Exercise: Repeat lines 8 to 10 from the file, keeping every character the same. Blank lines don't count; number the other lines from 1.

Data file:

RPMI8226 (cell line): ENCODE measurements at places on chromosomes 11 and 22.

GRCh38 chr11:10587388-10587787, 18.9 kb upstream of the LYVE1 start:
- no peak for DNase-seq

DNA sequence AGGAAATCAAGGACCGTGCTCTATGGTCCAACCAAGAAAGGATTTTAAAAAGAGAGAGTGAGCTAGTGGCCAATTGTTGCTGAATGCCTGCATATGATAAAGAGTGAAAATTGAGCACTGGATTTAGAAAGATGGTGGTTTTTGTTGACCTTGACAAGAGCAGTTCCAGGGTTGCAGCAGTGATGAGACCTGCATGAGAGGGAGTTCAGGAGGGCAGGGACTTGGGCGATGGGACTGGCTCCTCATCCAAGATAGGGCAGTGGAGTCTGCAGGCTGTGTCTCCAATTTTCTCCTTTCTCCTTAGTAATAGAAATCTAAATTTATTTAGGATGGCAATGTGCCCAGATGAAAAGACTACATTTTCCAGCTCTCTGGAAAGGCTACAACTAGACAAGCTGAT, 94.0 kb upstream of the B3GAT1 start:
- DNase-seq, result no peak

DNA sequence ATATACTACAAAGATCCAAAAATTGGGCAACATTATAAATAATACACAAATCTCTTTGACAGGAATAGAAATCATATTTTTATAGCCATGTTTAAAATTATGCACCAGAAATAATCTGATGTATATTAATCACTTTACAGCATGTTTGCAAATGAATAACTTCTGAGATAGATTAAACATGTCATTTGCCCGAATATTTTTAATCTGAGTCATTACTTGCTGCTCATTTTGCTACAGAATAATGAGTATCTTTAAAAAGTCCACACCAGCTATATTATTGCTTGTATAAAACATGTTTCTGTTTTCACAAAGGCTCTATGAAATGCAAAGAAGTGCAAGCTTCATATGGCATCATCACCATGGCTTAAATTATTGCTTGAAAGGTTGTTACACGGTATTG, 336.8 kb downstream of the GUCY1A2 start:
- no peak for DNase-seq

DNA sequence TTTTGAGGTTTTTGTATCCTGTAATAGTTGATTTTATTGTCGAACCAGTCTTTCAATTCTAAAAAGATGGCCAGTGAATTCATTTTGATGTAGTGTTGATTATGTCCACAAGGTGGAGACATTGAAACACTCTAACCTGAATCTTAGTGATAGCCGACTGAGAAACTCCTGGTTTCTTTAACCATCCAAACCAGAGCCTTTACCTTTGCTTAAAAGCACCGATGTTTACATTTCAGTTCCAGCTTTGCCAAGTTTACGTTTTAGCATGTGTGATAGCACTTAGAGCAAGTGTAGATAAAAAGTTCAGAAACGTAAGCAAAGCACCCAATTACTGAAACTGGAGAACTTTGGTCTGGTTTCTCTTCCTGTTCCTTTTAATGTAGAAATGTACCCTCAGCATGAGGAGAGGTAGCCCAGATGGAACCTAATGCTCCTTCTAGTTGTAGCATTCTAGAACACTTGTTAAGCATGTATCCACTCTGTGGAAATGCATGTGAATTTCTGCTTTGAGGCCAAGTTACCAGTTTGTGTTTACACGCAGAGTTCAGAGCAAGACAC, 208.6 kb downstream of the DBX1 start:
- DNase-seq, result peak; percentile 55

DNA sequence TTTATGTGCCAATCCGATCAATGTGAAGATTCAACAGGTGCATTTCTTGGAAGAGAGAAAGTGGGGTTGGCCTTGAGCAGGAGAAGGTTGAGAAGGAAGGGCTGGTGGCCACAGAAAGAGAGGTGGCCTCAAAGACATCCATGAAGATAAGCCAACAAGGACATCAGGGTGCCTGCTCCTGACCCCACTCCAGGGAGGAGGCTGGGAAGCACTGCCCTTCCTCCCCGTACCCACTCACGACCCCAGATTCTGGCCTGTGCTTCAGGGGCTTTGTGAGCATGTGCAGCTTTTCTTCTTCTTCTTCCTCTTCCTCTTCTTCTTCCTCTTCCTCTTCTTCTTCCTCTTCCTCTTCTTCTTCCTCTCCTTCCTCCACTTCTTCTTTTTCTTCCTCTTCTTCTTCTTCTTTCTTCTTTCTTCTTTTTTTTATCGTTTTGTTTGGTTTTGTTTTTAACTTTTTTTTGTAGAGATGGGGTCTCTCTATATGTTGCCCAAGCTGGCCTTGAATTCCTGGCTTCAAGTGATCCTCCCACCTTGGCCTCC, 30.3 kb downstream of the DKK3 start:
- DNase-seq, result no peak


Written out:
DNA sequence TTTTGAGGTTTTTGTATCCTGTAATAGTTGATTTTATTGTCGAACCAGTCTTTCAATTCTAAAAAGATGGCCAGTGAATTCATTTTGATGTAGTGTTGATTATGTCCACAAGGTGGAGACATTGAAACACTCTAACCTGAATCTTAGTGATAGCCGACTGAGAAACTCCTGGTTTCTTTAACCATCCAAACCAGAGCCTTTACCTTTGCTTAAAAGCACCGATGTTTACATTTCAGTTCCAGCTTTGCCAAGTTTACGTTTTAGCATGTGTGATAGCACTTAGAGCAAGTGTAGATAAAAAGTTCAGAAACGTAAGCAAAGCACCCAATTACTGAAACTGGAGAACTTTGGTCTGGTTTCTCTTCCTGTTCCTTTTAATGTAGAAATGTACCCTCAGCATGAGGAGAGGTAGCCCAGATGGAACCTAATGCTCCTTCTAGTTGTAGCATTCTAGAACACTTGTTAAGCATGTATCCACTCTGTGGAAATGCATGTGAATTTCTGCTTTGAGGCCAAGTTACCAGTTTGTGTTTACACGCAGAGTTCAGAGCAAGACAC, 208.6 kb downstream of the DBX1 start:
- DNase-seq, result peak; percentile 55

DNA sequence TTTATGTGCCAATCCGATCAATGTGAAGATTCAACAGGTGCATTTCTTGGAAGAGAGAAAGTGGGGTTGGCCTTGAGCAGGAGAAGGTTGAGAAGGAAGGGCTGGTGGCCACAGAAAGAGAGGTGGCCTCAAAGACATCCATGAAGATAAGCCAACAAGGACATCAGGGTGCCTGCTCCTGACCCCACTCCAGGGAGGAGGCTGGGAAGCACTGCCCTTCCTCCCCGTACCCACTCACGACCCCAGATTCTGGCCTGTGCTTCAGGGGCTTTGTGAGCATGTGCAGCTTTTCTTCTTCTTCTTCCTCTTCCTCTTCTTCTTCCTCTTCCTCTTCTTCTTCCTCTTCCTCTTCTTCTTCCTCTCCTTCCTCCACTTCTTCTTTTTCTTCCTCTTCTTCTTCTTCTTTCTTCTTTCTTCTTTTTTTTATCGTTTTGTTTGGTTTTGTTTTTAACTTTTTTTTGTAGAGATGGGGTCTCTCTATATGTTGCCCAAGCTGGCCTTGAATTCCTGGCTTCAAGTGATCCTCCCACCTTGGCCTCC, 30.3 kb downstream of the DKK3 start: